Baby Teeth

Baby teeth are critical to your child's long-term oral health. They help children eat, speak, and keep their jaw aligned by providing space for when their permanent teeth come in.

When do baby teeth come in?

All 20 of a baby’s first teeth are already there when they’re born. Around 6 months, the first teeth (generally in the lower front) come through the gums.

The rest of your child’s baby teeth will come in slowly, with most of them showing up by age 3. Most kids have 10 top teeth and 10 bottom teeth at this age. Here is a picture that shows when most children’s first teeth come in.

How can I stop the pain from teething?

When a baby’s first teeth come in, they often hurt in certain places. It can help to rub their gums gently with a clean finger, a cold spoon, or a wet gauze pad. Your child may also feel better if they chew on a clean teether. For your baby’s safety, choose one made of solid rubber. Avoid rings with liquid in them or plastic teethers with sharp ends or that could break.

If your child has their first tooth or its nearing their first birthday, they should have their first visit to the dentist. Our experienced team of pediatric dental professionals would love to see your child for their first visit! Learn more about first visits for children and access new patient forms using the link below.

A baby teeth eruption chart showing when each tooth comes in
  • What are common teething symptoms?

    Every child is different, as is their responses when they start teething. Below are some common symptoms you’ll notice if your baby is already teething or is likely start soon:

    • swollen gums
    • increased irritability and crying
    • increased drooling
    • less desire to eat solid foods
    • biting and chewing
    • bringing their hands to their mouth
    • cheek rubbing and ear pulling
    • disturbed sleep

    Symptoms that are not associated with teething:

    • fever (higher than 101 F)
    • cough and congestion
    • diarrhea
    • vomiting

    If your child is experiencing any of the above symptoms, they should see their pediatrician.

  • What are dentist-recommend baby teething remedies?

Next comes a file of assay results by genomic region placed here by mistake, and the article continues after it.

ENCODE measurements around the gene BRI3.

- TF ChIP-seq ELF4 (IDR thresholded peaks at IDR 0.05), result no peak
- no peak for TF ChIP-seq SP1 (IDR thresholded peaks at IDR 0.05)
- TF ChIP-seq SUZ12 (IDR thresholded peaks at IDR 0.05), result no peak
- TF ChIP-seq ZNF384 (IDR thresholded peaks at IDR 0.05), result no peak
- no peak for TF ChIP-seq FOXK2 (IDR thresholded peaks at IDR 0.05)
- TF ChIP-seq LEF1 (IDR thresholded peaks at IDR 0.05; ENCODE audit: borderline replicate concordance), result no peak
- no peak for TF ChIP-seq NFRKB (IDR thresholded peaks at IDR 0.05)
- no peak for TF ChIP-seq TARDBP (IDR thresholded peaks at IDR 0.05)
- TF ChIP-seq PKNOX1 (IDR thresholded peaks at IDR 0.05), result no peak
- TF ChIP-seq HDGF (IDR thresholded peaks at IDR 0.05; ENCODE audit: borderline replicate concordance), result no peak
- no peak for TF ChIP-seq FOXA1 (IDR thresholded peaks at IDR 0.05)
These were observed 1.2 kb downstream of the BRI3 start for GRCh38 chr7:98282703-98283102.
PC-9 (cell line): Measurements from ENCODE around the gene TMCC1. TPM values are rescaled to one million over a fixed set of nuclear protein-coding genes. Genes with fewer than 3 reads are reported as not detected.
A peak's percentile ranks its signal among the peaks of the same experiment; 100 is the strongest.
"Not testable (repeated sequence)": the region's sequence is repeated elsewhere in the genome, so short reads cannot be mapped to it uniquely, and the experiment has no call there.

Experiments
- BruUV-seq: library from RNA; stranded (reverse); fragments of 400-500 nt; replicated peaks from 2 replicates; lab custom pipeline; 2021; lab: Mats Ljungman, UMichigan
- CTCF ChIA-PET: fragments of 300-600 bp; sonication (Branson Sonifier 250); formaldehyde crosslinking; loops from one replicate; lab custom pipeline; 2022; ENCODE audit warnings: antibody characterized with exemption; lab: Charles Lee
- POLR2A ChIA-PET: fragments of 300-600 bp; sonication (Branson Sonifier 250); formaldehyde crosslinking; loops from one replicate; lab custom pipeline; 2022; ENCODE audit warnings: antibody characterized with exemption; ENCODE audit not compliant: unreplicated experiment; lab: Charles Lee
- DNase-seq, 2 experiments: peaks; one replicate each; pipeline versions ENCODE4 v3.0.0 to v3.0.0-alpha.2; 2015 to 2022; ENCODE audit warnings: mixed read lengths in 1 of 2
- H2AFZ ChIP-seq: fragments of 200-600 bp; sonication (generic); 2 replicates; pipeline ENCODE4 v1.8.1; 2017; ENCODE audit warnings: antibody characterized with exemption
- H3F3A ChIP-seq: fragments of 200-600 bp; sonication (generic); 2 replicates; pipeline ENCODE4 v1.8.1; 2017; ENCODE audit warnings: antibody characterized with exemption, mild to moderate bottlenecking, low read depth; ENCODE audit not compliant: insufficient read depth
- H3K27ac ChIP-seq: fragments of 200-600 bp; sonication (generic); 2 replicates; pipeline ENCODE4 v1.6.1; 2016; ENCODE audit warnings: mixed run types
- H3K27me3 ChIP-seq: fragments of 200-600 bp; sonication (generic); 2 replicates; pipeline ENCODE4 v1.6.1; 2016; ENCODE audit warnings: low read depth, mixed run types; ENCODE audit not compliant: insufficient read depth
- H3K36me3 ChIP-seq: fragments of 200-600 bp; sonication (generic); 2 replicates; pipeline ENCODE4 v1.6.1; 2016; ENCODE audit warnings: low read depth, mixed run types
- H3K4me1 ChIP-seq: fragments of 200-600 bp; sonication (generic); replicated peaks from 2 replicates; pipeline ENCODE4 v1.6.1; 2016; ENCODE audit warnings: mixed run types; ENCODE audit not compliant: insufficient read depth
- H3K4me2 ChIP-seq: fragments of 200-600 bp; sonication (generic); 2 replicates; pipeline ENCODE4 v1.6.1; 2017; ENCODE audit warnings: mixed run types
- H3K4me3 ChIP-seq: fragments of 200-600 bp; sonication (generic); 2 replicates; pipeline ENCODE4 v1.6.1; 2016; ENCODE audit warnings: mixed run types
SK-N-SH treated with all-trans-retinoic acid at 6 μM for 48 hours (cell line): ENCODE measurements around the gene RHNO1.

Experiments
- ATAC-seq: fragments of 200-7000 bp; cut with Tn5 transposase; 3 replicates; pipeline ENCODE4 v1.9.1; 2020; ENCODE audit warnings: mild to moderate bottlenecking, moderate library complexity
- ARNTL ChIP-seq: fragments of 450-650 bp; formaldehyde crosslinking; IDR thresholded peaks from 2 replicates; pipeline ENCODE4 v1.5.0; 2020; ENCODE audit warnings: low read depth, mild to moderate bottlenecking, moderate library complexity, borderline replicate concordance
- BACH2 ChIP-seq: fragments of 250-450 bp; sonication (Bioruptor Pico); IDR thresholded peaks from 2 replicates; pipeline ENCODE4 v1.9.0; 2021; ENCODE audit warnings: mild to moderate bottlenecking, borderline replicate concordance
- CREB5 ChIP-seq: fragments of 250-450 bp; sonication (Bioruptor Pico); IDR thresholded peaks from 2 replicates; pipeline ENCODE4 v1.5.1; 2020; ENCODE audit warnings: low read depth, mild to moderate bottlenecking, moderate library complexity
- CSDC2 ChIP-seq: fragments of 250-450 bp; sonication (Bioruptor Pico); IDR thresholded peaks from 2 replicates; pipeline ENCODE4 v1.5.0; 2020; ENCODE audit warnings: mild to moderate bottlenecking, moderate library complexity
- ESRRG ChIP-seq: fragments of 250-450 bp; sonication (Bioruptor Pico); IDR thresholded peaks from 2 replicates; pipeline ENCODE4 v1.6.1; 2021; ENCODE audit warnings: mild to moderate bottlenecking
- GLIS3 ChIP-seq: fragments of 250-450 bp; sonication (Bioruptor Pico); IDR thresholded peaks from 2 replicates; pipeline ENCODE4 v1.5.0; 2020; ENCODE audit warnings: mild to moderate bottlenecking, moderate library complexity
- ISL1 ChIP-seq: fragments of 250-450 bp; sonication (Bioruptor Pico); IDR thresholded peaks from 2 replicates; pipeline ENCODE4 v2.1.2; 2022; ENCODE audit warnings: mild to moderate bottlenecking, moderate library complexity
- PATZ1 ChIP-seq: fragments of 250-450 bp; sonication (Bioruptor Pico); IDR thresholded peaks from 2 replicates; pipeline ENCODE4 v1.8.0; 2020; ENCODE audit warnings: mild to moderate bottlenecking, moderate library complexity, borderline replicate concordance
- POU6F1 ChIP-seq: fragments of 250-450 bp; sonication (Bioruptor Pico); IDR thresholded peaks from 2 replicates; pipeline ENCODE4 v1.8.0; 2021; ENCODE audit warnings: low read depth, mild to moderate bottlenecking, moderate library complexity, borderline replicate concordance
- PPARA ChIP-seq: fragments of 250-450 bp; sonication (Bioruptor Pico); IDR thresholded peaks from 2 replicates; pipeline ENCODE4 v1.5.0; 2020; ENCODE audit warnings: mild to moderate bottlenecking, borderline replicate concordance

• Gently massage your child’s gums with a clean finger, applying light pressure to the gumline.
    • Use a cold—not frozen—rubber teething ring or necklace. Avoid liquid filled teething rings or plastic objects that could break.
    • Feed your child soft and cold foods, like yogurt or applesauce.
    • Keep their face dry. Extra drooling is a common side-effect of teething, keeping your child’s face dry helps reduce irritation and rash on their face.

    Do NOT use topical numbing gels containing benzocaine or lidocaine if your child is under the age of 2.

    In 2018, the FDA issued a safety announcement stating: “The U.S. Food and Drug Administration (FDA) is warning that over-the-counter (OTC) oral drug products containing benzocaine should not be used to treat infants and children younger than 2 years. These products carry serious risks and provide little to no benefits for treating oral pain, including sore gums in infants due to teething.”

  • When should I start brushing my child's teeth?

    Parents commonly wonder when to start brushing baby teeth. We recommend that you start brushing their baby teeth as soon as their first tooth comes in. Brush their teeth twice a day, using a small amount of toothpaste—approximately the size of a grain of rice. It is important to keep baby teeth cavity free. The bacteria that causes cavities in baby teeth stay in the mouth and can cause cavities in permanent teeth.

    Just because baby teeth will eventually fall out, doesn’t mean that they’re not important. Not only do baby teeth help kids eat and speak, they also hold space in the jawline where permanent teeth will come in.

    You can help care for your child’s mouth before their teeth come in by wiping your baby’s gums after each feeding and before bedtime, and avoiding cleaning pacifiers with your mouth.

A Kid-Friendly Dental Experience

We specialize in providing first-class dental care to children of all ages. What’s more, we are parents too! Therefore, we understand the busy lives of families and have created an experience to make your dental visits simpler. Learn more about our services or schedule an appointment today.

Broad Smiles Pediatric Dentistry & Orthodontics – Lynnfield, MA

6 Kimball Lane, Suite 140, Lynnfield MA 01940
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Monday: 9:00am - 5:00pm
Tuesday-Thursday: 8:00am - 5:00pm
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Broad Smiles Pediatric Dentistry- Salem, MA

600 Loring Avenue
Salem, MA 01970
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Broad Smiles Pediatric Dentistry & Orthodontics – Lynn, MA

77 Broad Street
Lynn, MA 01902
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School Year
Monday: 9:00am - 5:00pm
Tuesday: 8:00am - 5:00pm
Wednesday: 8:00am - 5:00pm
Thursday: 8:00am - 5:00pm
Friday: 8:00am - 2:00pm

Monday-Thursday: 7:30am - 4:00pm